Ontario, Canada Ski Resorts Shut Down Until at Least January 23rd

Liam Abbott | | Industry NewsIndustry News
Ontario shut down
On Monday, Blue Mountain officially announced its temporary closure for the season on December 26th because of new provincial restrictions. Image courtesy of daysoutontario.

On Monday, December 21st, Ontario Premier Doug Ford announced that starting on Saturday, December 26th, the entire province will be entering into lockdown, closing all non-essential businesses, dining, gatherings of any size, and ski resorts. The announcement comes after cases have hit all-time highs in the province, and ICU capacities at many hospitals have reached their peak.

The announcement of the closure of ski hills in the province came as a surprise to both skiers and resorts alike. Until the announcement, ski resorts were given no prior knowledge about the closures that would go into effect five days after the announcement.

In a statement from Blue Mountain, which is a member of the Ikon Pass and largest hill in the province, President Dan Skelton addresses the community saying, “Blue Mountain Resort will suspend all ski operations starting the morning of Saturday, December 26, to comply with the province-wide shutdown order recently issued. We will begin ramping down Resort and most Village operations, and by 12:01 AM on December 26, all lift operations will be closed. We are working to understand and implement requirements that apply to other Resort operations.” By this time, they will have been only thirteen days into their season.

Ontario shut down
Ontario Premier Doug Ford briefing province on Monday about new restrictions going into effect Boxing Day. Image courtesy of Global News via YouTube.

Why are Ski Hills Being Shut Down?

Many people have said with proper safety precautions in place, such as social distancing, the wearing of face masks, and reduced capacity in indoor lodging facilities, skiing is a very low-risk sport when it comes to spreading COVID-19. Yet, the province’s decision says otherwise. Although Ontario is not the first region to put their season on pause this year (take France as an example), they are the first area in North America to do so. Although not confirmed by the province, two factors are surrounding their closure.

The first and most apparent is that there is still a risk of spreading COVID-19. Some people will always break the rules by pulling their face masks down and not properly social distancing. Why should ski hills get a pass on staying open when other small businesses can’t?

The other reason, which seems to be coming up in discussions more and more, is unique to Ontario. The main ski area in the province, Collingwood, Ontario, is located two hours north of Toronto and is home to two public ski hills and six private ski clubs, most notably Blue Mountain. With all of these ski resorts running in the winter, the hospital in Collingwood will typically see an increase in emergency visits due to ski-related injuries during the winter, which cannot be dealt with during the pandemic. The hospital there is already almost at max capacity. The doctors, nurses, and staff are already overworked, meaning that keeping the ski hills open will put too much pressure on the hospital.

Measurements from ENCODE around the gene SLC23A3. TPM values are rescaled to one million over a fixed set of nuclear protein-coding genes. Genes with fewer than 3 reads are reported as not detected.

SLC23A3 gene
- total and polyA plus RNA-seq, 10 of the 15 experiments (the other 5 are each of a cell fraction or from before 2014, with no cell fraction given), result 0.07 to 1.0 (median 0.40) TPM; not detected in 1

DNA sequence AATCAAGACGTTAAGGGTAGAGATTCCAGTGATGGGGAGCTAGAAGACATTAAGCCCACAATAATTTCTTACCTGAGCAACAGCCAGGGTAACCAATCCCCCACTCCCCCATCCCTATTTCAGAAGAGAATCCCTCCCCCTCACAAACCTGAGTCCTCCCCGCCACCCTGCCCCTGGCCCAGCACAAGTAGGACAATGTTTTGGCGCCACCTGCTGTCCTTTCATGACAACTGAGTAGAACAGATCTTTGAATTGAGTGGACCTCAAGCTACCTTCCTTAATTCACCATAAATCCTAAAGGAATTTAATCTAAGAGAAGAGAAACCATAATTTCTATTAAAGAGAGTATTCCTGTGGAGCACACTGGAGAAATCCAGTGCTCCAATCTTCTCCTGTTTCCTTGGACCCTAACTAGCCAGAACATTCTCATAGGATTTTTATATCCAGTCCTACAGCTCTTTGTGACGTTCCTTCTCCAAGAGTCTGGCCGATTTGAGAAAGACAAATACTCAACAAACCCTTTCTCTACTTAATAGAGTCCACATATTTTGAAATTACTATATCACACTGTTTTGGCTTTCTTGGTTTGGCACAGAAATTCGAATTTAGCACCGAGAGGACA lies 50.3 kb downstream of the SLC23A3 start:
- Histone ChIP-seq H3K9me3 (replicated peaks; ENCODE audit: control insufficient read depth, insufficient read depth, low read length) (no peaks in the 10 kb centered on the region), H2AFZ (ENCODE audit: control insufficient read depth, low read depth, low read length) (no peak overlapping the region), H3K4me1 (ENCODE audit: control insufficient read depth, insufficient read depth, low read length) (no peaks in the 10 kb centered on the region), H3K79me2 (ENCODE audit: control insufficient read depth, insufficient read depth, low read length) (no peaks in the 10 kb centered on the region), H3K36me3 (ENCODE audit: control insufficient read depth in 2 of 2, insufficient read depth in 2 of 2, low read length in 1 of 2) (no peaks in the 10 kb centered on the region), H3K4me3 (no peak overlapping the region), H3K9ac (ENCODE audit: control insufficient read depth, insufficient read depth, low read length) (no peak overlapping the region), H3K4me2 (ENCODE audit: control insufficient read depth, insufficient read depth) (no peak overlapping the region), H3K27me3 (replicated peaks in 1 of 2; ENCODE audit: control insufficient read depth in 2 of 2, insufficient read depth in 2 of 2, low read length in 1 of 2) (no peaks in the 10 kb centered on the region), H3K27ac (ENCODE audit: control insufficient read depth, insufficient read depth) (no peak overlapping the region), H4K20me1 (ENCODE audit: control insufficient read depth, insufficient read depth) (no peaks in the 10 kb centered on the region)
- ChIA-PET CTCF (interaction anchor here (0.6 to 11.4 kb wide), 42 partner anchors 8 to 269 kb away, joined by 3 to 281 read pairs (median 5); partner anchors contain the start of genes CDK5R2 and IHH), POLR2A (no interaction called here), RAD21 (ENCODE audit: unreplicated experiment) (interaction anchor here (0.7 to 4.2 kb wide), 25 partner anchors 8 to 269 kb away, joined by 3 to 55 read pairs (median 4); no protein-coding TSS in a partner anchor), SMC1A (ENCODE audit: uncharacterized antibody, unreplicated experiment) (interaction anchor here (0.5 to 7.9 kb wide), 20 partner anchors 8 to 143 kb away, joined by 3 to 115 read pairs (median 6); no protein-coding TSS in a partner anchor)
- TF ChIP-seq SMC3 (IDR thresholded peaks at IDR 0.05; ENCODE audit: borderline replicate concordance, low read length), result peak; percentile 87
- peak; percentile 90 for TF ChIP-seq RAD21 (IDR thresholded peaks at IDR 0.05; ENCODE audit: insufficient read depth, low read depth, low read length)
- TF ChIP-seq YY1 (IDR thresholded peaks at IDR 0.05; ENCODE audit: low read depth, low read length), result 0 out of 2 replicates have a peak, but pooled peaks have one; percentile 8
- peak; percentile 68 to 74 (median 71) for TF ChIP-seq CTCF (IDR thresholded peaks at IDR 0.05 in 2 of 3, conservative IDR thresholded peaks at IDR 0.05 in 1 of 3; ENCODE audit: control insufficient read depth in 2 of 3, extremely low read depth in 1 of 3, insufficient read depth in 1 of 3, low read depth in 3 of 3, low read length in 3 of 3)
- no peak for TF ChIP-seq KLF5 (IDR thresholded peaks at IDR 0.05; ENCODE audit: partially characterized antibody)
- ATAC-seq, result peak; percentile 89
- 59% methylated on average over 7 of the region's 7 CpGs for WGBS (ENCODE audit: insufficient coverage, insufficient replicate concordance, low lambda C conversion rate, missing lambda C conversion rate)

Top of Blue Mountain ski hill with Collingwood, Ontario in the background. Image courtesy of Blue Mountain’s Facebook.

What Could This Mean for Other Provinces:

Ontario is the first province in Canada to announce ski resorts’ closure amongst the new surge of cases. It will be interesting to see if other provinces decide to follow Ontario by example. Last week, the province of Quebec stated that it would also be going into lockdown starting December 26th. However, they acknowledged skiing’s importance for mental and physical health and decided to allow them to remain open.

According to Canada’s Public Health Agency, Ontario is at 16.9 cases per 100,000 residents, meaning they remain lower than the other major ski provinces of Alberta and Quebec at 33.3 and 23.7 per 100,000 residents, respectively. British Columbia, home to some of the best skiing globally, is currently at 12.7 cases per 100,000, or just slightly behind Ontario’s figures. If these numbers continue to rise, other provinces may be forced to do what Ontario has done, shutting down the ski industries in these provinces, which are much greater than those in Ontario.

Canada COVID-19 cases as of December 22nd, 2020. Data courtesy of the Public Health Agency of Canada via The New York Times.

Petition for Change:

A change.org petition has already been circulating social media, calling for the government to reopen ski hills. In only 24 hours, the petition has already hit its goal, receiving just over 35,000 signatures. Although many people seem to be interested in keeping the ski hills open, the odds of this changing any time soon are very slim.

Until COVID-19 cases start to decline in the province, ski hills will remain closed. Although they are only saying the lockdown will last a month, with Christmas around the corner and people still getting together, it could be much longer until people start to hit the slopes again in Ontario.

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